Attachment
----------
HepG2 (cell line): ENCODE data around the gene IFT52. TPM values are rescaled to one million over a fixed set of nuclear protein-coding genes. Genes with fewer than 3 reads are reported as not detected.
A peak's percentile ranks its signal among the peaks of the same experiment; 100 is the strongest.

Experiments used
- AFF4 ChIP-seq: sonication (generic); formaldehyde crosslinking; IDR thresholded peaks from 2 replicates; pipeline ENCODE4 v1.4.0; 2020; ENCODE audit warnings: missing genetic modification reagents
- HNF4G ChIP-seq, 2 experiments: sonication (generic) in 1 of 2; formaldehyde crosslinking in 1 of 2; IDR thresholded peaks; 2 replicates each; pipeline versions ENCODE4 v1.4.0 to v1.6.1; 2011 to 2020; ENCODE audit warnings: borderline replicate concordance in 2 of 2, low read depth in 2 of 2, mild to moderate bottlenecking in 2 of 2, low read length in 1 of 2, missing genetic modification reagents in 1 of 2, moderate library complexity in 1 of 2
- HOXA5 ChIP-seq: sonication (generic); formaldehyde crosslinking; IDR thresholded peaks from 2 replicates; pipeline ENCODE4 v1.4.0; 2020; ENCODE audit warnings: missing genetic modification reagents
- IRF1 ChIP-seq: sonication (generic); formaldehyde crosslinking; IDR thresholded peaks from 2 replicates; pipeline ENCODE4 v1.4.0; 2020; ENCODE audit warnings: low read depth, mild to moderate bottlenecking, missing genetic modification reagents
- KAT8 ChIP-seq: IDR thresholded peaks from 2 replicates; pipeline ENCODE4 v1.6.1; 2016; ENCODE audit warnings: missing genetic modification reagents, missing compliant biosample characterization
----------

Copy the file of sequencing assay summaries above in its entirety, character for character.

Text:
HepG2 (cell line): ENCODE data around the gene IFT52. TPM values are rescaled to one million over a fixed set of nuclear protein-coding genes. Genes with fewer than 3 reads are reported as not detected.
A peak's percentile ranks its signal among the peaks of the same experiment; 100 is the strongest.

Experiments used
- AFF4 ChIP-seq: sonication (generic); formaldehyde crosslinking; IDR thresholded peaks from 2 replicates; pipeline ENCODE4 v1.4.0; 2020; ENCODE audit warnings: missing genetic modification reagents
- HNF4G ChIP-seq, 2 experiments: sonication (generic) in 1 of 2; formaldehyde crosslinking in 1 of 2; IDR thresholded peaks; 2 replicates each; pipeline versions ENCODE4 v1.4.0 to v1.6.1; 2011 to 2020; ENCODE audit warnings: borderline replicate concordance in 2 of 2, low read depth in 2 of 2, mild to moderate bottlenecking in 2 of 2, low read length in 1 of 2, missing genetic modification reagents in 1 of 2, moderate library complexity in 1 of 2
- HOXA5 ChIP-seq: sonication (generic); formaldehyde crosslinking; IDR thresholded peaks from 2 replicates; pipeline ENCODE4 v1.4.0; 2020; ENCODE audit warnings: missing genetic modification reagents
- IRF1 ChIP-seq: sonication (generic); formaldehyde crosslinking; IDR thresholded peaks from 2 replicates; pipeline ENCODE4 v1.4.0; 2020; ENCODE audit warnings: low read depth, mild to moderate bottlenecking, missing genetic modification reagents
- KAT8 ChIP-seq: IDR thresholded peaks from 2 replicates; pipeline ENCODE4 v1.6.1; 2016; ENCODE audit warnings: missing genetic modification reagents, missing compliant biosample characterization